Perfect bob’s voice vanishes in the suction of the revolving glass door and Miss Lewis emerges into a breeze and the summer smell of baked concrete and warm grass. It mixes with sea salt in her mind and as she marches across the car park she remembers a caravan with the windows and door open. Her brother sits across from her counting a wooden yellow playing piece along squares on a board. She looks at the clock beside open-handed Jesus and knows Mum will announce dinner in five minutes and that Dad will suggest a chippie. The padded couches are covered in thin, moss-coloured corduroy and she can still feel its friction beneath her palms and behind her bare knees.
Whistling beeps bring her back and a green silhouette beckons her to cross the road with eight other people. She wobbles and watches them go ahead, brushing past her elbows, before she tails them, a waiting car growling at her when the green figure has turned an impatient red.
The eight people have become eight hundred at the station entrance like bees swarming back to their hive, sick and bragging with pollen in briefcases. Miss Lewis hears the sticky buzzing of footsteps and echoing voices in her head and pulls sunglasses from her blazer pocket, pressing them onto the bridge of her nose, dulling the sound with black tint. Her ticket is waiting in the right-hand inner pocket where she secreted it this morning for collection. She approaches the barrier, feeding the orange ticket to the slit-mouth of the machine. It holds it in its teeth and growls at her. She yanks at it and the machine grips on before coughing out the ticket again, chewed and frayed. She is aware of every atom in the body of the waiting woman behind her who huffs steam in her ear before barging off to another barrier.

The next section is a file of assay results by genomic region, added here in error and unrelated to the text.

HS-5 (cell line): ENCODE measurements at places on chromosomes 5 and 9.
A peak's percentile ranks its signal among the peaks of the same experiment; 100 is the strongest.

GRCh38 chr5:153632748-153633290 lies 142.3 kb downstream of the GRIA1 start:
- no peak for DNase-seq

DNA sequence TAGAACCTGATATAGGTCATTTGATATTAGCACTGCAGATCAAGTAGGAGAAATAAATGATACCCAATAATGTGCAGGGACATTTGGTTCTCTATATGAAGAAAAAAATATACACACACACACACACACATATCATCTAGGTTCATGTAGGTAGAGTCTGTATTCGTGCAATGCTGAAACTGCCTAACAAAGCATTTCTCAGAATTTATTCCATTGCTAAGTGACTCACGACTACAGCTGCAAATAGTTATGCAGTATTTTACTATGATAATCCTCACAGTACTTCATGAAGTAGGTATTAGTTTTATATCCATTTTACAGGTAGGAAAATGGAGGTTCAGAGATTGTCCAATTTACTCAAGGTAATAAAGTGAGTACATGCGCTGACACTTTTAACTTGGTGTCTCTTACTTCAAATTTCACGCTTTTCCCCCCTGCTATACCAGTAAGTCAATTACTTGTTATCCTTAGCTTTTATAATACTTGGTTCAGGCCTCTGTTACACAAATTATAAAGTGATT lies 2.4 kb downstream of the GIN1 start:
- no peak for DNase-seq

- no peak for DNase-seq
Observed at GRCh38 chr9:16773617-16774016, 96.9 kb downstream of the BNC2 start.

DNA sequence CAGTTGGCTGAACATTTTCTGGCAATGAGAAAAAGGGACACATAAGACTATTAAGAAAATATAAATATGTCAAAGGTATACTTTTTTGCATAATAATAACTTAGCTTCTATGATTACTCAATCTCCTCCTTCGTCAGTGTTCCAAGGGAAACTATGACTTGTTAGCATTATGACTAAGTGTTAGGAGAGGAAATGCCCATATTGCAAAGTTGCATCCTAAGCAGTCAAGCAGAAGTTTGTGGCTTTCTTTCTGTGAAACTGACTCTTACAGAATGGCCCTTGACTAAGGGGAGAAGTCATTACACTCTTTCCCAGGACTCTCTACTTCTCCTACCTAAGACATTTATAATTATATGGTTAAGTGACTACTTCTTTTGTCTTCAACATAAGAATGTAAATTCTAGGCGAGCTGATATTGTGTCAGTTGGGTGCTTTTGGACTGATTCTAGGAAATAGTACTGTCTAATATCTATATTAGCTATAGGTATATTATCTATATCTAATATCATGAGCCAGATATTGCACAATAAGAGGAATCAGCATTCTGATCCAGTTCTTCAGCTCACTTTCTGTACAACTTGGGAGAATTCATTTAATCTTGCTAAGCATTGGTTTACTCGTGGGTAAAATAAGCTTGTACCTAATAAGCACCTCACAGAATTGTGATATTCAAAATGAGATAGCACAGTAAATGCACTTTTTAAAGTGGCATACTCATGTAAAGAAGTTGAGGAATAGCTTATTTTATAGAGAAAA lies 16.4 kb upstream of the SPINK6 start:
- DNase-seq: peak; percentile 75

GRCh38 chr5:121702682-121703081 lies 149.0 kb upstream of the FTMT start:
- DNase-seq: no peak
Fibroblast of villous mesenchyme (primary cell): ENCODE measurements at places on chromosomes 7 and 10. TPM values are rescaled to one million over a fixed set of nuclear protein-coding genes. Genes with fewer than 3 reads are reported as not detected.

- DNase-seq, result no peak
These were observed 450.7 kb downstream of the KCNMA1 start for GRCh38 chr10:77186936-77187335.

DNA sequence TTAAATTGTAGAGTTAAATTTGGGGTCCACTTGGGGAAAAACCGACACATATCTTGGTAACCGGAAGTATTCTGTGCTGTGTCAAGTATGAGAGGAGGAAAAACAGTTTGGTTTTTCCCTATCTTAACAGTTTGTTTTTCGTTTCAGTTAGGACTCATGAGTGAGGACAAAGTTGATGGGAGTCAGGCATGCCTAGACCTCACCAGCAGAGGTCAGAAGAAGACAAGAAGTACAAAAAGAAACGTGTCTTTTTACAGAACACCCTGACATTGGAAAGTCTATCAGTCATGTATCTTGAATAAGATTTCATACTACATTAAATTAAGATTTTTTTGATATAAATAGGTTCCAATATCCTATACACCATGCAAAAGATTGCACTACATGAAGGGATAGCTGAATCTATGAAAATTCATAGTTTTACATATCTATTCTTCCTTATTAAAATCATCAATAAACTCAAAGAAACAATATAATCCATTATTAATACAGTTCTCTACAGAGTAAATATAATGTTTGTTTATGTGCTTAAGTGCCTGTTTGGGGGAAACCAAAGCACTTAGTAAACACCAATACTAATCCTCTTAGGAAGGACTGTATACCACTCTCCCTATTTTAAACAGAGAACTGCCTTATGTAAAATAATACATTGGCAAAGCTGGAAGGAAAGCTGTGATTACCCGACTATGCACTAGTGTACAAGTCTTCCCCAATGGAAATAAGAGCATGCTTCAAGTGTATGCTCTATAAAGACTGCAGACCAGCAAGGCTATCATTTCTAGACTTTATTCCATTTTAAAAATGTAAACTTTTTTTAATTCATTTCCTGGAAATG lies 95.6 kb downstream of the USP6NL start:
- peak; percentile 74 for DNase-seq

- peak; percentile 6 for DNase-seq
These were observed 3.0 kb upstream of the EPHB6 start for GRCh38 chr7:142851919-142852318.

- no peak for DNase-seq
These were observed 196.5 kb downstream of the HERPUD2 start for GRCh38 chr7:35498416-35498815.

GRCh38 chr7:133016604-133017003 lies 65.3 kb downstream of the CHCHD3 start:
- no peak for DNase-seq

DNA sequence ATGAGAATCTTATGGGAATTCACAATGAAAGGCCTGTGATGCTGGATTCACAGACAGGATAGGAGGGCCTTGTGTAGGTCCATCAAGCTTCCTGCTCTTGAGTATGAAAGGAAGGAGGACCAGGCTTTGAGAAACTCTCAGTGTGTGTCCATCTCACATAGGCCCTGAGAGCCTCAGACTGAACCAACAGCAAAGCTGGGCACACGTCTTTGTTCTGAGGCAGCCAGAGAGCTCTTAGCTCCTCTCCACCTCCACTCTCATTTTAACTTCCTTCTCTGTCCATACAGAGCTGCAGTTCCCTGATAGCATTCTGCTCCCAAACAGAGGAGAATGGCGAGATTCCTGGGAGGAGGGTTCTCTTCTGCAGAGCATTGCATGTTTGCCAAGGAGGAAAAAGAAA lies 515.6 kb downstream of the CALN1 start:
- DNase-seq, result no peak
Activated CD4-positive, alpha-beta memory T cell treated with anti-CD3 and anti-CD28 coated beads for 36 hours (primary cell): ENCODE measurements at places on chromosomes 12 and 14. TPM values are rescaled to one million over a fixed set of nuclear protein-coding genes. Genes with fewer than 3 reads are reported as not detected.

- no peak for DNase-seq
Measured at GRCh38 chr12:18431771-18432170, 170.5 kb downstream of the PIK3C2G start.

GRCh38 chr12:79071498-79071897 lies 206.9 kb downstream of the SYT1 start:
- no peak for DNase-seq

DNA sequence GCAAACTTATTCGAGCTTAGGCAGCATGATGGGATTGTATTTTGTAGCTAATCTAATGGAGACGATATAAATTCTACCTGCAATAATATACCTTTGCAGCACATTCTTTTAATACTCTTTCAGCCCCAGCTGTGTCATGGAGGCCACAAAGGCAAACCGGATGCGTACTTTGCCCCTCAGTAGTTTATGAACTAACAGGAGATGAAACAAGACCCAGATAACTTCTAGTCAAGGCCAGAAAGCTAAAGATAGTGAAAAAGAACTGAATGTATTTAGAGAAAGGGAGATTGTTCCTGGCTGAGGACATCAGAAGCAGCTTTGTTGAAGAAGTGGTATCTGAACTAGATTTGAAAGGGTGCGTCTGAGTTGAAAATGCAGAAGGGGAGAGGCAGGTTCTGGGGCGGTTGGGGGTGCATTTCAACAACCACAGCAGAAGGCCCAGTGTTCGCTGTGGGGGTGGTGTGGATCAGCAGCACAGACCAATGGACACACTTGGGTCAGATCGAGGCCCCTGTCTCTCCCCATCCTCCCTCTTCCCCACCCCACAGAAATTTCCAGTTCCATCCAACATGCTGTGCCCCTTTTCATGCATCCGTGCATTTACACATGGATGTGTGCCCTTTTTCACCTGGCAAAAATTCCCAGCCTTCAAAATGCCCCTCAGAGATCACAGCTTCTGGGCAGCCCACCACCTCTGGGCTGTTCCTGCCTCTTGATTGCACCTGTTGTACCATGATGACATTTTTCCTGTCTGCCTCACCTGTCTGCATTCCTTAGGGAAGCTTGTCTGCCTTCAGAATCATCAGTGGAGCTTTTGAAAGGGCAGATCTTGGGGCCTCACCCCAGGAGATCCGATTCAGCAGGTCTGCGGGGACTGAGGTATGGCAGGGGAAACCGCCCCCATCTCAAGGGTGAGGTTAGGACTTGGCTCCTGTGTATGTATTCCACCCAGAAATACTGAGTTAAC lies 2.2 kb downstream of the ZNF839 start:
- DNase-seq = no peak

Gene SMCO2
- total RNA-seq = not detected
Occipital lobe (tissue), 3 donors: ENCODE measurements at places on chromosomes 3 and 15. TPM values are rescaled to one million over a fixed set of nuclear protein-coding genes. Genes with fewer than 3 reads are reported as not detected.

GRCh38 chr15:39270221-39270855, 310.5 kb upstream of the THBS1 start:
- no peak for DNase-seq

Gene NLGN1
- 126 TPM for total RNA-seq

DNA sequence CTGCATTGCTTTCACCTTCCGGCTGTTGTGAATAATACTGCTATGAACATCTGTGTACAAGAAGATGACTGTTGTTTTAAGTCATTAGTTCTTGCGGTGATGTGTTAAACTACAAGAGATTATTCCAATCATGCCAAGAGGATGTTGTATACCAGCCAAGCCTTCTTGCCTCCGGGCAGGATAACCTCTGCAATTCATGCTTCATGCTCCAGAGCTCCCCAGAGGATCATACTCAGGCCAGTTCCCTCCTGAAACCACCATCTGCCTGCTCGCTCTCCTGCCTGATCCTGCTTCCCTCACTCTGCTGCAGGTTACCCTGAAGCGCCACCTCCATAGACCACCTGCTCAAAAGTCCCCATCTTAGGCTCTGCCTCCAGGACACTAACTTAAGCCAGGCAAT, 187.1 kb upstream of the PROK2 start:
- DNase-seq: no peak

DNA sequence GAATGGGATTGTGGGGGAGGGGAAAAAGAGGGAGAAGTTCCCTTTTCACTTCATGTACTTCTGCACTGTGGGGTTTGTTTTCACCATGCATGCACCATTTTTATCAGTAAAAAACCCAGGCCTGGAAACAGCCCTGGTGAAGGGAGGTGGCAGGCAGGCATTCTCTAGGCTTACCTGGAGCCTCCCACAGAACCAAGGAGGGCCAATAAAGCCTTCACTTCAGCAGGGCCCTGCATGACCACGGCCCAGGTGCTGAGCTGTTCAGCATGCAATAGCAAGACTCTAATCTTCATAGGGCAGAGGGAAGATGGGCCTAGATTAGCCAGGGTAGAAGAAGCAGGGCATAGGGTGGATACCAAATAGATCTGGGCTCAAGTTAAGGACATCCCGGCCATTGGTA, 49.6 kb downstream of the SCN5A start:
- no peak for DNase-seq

A man in a dark blue uniform and neon orange vest jacket is at her shoulder holding out a hand towards the half-eaten ticket. Miss Lewis offers it to him without looking at his face and he beckons her toward him with a chubby finger and dirty nail, stepping to an adjacent gateway where he performs a swift security pass manoeuvre. A new barrier slides open and she scuttles through.